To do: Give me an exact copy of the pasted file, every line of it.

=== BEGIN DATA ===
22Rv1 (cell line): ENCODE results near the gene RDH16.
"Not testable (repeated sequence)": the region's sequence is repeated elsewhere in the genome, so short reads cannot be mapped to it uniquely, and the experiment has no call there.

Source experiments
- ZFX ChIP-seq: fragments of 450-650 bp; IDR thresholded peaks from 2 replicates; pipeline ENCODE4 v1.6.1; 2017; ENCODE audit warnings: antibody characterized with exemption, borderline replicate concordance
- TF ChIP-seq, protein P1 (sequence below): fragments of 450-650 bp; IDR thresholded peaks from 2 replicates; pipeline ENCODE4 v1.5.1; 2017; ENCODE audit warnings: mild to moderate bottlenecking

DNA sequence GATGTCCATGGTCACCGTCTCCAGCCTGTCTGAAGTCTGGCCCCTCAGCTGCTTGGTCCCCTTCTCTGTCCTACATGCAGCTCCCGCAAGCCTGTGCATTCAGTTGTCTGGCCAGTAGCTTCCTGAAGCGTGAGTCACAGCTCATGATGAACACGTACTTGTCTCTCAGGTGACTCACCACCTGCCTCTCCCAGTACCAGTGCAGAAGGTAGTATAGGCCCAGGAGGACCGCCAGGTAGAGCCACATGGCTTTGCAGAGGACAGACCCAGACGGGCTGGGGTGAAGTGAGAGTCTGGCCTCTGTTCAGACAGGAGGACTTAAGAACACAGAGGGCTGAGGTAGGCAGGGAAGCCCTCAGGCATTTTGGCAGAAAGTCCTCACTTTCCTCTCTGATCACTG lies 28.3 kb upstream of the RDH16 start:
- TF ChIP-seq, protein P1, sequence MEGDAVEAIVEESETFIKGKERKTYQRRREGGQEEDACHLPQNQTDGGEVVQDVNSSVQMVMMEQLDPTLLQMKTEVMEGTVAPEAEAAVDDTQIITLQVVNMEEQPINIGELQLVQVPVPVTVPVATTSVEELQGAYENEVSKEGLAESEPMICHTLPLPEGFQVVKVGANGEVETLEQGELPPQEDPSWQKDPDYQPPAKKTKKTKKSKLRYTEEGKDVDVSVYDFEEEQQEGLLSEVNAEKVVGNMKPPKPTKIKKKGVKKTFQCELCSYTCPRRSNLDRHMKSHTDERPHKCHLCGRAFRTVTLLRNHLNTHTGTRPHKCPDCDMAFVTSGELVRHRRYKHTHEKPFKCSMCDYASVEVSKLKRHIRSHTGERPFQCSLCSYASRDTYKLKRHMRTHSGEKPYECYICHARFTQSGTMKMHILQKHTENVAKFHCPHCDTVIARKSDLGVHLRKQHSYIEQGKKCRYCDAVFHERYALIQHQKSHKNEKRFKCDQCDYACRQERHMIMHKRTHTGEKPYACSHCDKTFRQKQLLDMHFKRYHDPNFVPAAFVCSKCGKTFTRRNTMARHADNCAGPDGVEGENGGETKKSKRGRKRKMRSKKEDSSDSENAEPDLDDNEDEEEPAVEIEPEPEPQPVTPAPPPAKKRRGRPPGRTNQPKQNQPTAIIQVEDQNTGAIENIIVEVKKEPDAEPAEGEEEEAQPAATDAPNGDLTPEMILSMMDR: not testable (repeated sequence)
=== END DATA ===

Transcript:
22Rv1 (cell line): ENCODE results near the gene RDH16.
"Not testable (repeated sequence)": the region's sequence is repeated elsewhere in the genome, so short reads cannot be mapped to it uniquely, and the experiment has no call there.

Source experiments
- ZFX ChIP-seq: fragments of 450-650 bp; IDR thresholded peaks from 2 replicates; pipeline ENCODE4 v1.6.1; 2017; ENCODE audit warnings: antibody characterized with exemption, borderline replicate concordance
- TF ChIP-seq, protein P1 (sequence below): fragments of 450-650 bp; IDR thresholded peaks from 2 replicates; pipeline ENCODE4 v1.5.1; 2017; ENCODE audit warnings: mild to moderate bottlenecking

DNA sequence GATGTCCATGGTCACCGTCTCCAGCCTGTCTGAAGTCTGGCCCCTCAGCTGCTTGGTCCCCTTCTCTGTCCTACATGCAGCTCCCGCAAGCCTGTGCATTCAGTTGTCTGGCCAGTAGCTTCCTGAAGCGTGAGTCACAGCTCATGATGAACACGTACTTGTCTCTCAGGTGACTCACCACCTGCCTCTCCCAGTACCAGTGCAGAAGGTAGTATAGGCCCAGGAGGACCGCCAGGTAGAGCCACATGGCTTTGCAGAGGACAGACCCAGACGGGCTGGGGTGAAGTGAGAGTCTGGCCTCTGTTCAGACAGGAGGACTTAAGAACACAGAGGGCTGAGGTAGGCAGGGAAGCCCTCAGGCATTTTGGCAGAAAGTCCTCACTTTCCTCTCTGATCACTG lies 28.3 kb upstream of the RDH16 start:
- TF ChIP-seq, protein P1, sequence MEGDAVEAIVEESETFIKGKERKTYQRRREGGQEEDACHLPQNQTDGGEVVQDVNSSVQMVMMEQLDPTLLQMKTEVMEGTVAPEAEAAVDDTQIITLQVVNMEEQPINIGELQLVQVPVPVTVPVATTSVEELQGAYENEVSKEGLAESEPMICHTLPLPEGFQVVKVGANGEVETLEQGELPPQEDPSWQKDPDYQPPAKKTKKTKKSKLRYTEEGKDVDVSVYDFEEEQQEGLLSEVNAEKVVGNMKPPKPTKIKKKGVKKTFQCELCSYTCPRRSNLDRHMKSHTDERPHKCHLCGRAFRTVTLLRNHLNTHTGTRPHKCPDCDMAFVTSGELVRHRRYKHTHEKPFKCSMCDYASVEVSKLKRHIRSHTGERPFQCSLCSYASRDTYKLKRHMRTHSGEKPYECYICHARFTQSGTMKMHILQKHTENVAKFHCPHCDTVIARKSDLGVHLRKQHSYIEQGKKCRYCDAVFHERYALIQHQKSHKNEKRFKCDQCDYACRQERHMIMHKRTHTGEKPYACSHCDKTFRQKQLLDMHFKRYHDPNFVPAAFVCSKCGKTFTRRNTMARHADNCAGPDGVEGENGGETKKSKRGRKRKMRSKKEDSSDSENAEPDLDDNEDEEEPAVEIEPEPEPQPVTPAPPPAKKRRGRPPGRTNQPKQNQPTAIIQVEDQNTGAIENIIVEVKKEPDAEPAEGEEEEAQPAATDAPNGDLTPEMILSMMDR: not testable (repeated sequence)